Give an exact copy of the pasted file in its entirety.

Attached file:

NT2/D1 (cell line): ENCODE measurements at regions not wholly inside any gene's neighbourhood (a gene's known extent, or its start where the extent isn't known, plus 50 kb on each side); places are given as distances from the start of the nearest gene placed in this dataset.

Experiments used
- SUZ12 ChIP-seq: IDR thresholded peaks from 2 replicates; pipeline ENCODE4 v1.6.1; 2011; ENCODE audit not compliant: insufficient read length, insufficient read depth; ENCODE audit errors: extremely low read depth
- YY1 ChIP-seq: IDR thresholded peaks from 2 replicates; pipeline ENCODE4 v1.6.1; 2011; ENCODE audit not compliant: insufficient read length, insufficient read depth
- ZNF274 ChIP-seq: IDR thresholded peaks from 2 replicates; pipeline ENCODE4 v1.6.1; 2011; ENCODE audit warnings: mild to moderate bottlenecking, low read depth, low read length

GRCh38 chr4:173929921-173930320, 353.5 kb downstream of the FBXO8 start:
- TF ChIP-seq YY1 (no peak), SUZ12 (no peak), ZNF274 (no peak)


NT2/D1 (cell line): ENCODE measurements at regions not wholly inside any gene's neighbourhood (a gene's known extent, or its start where the extent isn't known, plus 50 kb on each side); places are given as distances from the start of the nearest gene placed in this dataset.

Experiments used
- SUZ12 ChIP-seq: IDR thresholded peaks from 2 replicates; pipeline ENCODE4 v1.6.1; 2011; ENCODE audit not compliant: insufficient read length, insufficient read depth; ENCODE audit errors: extremely low read depth
- YY1 ChIP-seq: IDR thresholded peaks from 2 replicates; pipeline ENCODE4 v1.6.1; 2011; ENCODE audit not compliant: insufficient read length, insufficient read depth
- ZNF274 ChIP-seq: IDR thresholded peaks from 2 replicates; pipeline ENCODE4 v1.6.1; 2011; ENCODE audit warnings: mild to moderate bottlenecking, low read depth, low read length

GRCh38 chr4:173929921-173930320, 353.5 kb downstream of the FBXO8 start:
- TF ChIP-seq YY1 (no peak), SUZ12 (no peak), ZNF274 (no peak)